It is with gratitude and humility that we are here today to speak together as representatives of churches that participated in the operation of Indian Residential Schools. We are grateful to the Commissioners and staff of the Truth and Reconciliation Commission of Canada for the commitment with which they have carried out their mandate, and we are humbled in the knowledge that we continue to share a responsibility to ensure that the task of reconciliation does not end today.
Beginning in the 19th century and continuing until the late 1960’s, our churches were partners with the Government of Canada in running Indian Residential Schools. Notwithstanding the good intent and care of many who worked in the Schools, it is clear that Indian Residential Schools, in policy and in practice, were an assault on Indigenous families, culture, language and spiritual traditions, and that great harm was done. We continue to acknowledge and regret our part in that legacy.
Those harmed were children, vulnerable, far from their families and communities. The sexual, physical, and emotional abuse they suffered is well-documented.
Over the past six years we have, along with the Commission, listened to the experiences of those former students, who are no longer children. They are adults, some very old, who tell heart-breaking stories. We have heard them speak of wounds so deep that healing could not happen, and of damage visited upon their own children. We have also heard them witness to their resilience, and that of their communities, which has made possible many healing journeys. We have heard of friendships formed in the Residential Schools in which students supported one another, sometimes for the rest of their lives. Perhaps most humbling of all, we have heard survivors speak with enormous grace and generosity of teachers and others whose kindness offered some respite from the pain and humiliation that so deeply marked the overall experience of the schools.
We are grateful to the survivors, whose courageous witness has touched the heart of the life of our churches. There have been apologies from our churches, yet we know that our apologies are not enough. And so we are grateful as well to the Commissioners of the Truth and Reconciliation Commission for their findings and for their clarity about our continuing responsibilities.
We acknowledge and welcome the specific calls to action that offer direction to the churches in our continuing commitment to reconciliation. In particular, we are committed to respect Indigenous spiritual traditions in their own right. As individual churches and in shared interfaith and ecumenical initiatives – for example through Kairos, through interfaith groups, and through the Canadian Council of Churches – we will continue to foster learning about and awareness of the reality and legacy of the residential schools, the negative impact of such past teachings as the Doctrine of Discovery, and the new ways forward found in places, such as the United Nations Declaration on the Rights of Indigenous Peoples. We will continue our commitment to financial support for community-controlled initiatives in healing, language and cultural revitalization, education and relationship-building, and self-determination.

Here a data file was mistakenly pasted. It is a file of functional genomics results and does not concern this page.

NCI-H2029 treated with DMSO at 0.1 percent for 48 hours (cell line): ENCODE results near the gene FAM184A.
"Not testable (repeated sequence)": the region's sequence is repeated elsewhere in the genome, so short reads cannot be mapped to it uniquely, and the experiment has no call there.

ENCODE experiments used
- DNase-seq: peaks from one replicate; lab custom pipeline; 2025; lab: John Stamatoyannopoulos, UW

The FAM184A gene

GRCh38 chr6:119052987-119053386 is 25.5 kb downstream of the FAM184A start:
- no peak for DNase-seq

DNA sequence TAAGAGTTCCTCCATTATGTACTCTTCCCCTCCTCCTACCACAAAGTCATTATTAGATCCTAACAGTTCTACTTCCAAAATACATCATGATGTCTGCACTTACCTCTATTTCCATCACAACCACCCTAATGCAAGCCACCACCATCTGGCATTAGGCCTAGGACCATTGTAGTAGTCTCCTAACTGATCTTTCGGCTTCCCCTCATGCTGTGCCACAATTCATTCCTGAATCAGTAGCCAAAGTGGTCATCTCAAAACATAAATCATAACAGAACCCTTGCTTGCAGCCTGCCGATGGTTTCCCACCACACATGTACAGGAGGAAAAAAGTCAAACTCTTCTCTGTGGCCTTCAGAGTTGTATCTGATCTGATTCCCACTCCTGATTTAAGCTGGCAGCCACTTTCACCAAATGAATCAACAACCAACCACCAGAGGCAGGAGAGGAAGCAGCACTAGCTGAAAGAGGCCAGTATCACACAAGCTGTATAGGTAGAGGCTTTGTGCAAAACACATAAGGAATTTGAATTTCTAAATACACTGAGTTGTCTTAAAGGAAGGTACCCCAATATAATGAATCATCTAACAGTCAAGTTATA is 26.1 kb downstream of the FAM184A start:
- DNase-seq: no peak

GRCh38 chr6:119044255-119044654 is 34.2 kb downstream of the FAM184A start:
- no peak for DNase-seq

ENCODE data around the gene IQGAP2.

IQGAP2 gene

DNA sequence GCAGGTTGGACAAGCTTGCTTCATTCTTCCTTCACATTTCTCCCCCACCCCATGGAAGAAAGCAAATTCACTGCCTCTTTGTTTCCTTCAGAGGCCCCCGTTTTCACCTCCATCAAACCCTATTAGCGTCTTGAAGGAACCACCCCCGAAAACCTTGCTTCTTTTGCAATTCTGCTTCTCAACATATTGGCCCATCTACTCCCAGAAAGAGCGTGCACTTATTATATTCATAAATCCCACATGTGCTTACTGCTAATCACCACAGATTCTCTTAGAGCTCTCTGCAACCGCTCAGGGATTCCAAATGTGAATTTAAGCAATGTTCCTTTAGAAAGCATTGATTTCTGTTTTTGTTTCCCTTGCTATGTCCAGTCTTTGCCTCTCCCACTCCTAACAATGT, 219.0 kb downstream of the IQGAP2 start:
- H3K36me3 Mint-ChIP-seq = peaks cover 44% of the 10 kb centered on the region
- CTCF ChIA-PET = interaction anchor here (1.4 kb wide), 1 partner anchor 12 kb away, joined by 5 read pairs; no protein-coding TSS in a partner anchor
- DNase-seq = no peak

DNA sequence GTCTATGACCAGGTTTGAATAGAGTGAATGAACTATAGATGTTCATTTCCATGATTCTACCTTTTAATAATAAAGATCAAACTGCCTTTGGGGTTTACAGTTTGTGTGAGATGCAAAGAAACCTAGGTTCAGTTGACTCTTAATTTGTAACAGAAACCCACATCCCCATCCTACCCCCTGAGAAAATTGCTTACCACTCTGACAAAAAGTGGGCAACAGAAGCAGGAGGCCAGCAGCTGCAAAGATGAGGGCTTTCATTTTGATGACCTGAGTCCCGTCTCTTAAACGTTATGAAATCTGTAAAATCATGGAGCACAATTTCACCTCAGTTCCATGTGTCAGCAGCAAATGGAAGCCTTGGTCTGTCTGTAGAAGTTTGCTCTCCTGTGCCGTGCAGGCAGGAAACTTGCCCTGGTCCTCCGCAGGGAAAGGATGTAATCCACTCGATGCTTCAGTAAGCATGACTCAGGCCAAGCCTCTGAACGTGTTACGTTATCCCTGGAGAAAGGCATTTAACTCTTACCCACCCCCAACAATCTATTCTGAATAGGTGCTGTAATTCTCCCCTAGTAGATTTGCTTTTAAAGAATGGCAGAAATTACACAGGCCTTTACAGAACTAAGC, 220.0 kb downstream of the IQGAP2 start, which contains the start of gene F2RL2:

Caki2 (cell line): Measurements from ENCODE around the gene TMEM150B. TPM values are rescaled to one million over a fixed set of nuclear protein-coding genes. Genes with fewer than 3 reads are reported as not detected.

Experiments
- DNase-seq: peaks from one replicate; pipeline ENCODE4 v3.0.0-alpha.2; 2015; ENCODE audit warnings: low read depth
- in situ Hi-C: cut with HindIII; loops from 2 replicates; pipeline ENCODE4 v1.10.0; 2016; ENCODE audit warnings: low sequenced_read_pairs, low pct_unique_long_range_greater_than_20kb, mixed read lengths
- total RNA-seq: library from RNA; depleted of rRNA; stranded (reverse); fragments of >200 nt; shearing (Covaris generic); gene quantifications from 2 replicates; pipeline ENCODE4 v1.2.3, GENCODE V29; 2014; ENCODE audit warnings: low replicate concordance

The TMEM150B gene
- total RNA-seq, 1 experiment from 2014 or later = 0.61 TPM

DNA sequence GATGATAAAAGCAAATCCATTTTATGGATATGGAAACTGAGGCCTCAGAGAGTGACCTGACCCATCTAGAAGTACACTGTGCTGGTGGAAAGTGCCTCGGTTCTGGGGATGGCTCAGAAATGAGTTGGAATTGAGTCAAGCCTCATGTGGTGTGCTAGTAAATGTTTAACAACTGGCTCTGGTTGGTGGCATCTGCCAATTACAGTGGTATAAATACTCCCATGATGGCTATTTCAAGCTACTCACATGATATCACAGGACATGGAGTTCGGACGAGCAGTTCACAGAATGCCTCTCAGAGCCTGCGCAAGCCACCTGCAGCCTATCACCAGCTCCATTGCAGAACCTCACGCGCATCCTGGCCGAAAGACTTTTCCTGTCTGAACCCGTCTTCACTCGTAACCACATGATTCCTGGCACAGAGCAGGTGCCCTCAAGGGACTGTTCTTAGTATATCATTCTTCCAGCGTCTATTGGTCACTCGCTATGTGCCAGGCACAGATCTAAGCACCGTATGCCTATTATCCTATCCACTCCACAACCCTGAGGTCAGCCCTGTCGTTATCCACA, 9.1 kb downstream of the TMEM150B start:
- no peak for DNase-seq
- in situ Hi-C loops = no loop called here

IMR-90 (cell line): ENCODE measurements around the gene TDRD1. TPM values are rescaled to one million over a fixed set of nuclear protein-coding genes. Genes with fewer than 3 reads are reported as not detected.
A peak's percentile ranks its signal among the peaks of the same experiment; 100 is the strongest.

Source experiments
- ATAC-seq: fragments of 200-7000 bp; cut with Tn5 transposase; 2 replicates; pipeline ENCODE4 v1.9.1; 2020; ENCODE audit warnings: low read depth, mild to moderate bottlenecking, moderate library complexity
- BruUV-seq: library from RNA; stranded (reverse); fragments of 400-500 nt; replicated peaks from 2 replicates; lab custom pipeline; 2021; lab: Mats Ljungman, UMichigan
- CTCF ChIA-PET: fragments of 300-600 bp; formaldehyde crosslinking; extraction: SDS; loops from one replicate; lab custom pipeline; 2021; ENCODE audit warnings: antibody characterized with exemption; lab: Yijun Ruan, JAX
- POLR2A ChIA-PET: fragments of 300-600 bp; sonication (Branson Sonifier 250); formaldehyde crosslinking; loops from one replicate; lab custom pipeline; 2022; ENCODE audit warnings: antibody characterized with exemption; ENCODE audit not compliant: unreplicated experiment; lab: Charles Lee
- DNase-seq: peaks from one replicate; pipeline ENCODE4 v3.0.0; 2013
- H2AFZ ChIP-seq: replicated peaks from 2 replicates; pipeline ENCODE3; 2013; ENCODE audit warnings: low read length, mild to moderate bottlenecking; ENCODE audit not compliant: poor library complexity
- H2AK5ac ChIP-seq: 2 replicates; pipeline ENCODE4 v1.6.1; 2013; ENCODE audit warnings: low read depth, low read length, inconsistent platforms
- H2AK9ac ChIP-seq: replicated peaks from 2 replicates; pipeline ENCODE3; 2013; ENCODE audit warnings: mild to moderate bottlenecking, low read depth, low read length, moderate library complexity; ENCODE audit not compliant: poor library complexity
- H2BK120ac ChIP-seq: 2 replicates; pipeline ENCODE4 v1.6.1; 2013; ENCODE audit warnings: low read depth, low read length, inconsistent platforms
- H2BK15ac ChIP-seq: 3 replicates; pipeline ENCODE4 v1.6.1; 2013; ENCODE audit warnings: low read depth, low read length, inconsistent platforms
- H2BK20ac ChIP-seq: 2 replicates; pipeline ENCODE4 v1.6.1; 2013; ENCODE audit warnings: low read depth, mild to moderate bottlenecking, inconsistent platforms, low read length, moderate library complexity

We welcome the Commissioners’ call to the parties to the Indian Residential School Settlement Agreement for a new Covenant of Reconciliation that would renew and expand our shared commitment to the continuing work of reconciliation, and invite others into that work, including new Canadians, who, while they were not part of the historic injustice, are now part of a country in which understanding and addressing that injustice is a national priority for all Canadians.
We also welcome wider Calls to Action that include our members as citizens and residents of Canada. There is a crucial need for the kinds of public and governmental initiatives that the Commissioners identify, including the establishment of a National Council of Reconciliation that would continue to hold this work before parliament and the Canadian people.
We recognize the need for equity in access to education and health care, and the critical need for new and culturally-appropriate ways of ensuring the welfare of children who are at risk.
And we enthusiastically support the call for teaching about the history and legacy of the residential schools in all Canadian schools, and commit ourselves to ensuring that the teaching ministry of our churches also acknowledges these realities.
Above all, we welcome the Commissioners’ Calls to Action as providing the basis for a wide and transformative conversation among Canadians about the better future we intend to foster, not just for Indigenous peoples, but for all of us who long to live in a society grounded in right relationships and equity.
We will continue to share in the work of healing and reconciliation, respectfully following the leadership of Indigenous communities and leaders, and to offer leadership among non-Indigenous Canadians where that is appropriate.
May the Creator guide us as we continue in the work of healing, justice, and right relations for the generations it will take to address that harm “and guide this country on a new and different path”. (Remembering the Children prayer, 2008)
Representatives of the Church entities making the joint statement:
Archbishop Fred Hiltz
The Anglican Church of Canada
The Rev. Dr. Stephen Farris
The Presbyterian Church in Canada
Archbishop Gerard Pettipas
Catholic Entities Parties to the Indian Residential School Settlement
The Right Reverend Gary Paterson
The United Church of Canada
Peter Bisson, SJ
Jesuits of English Canada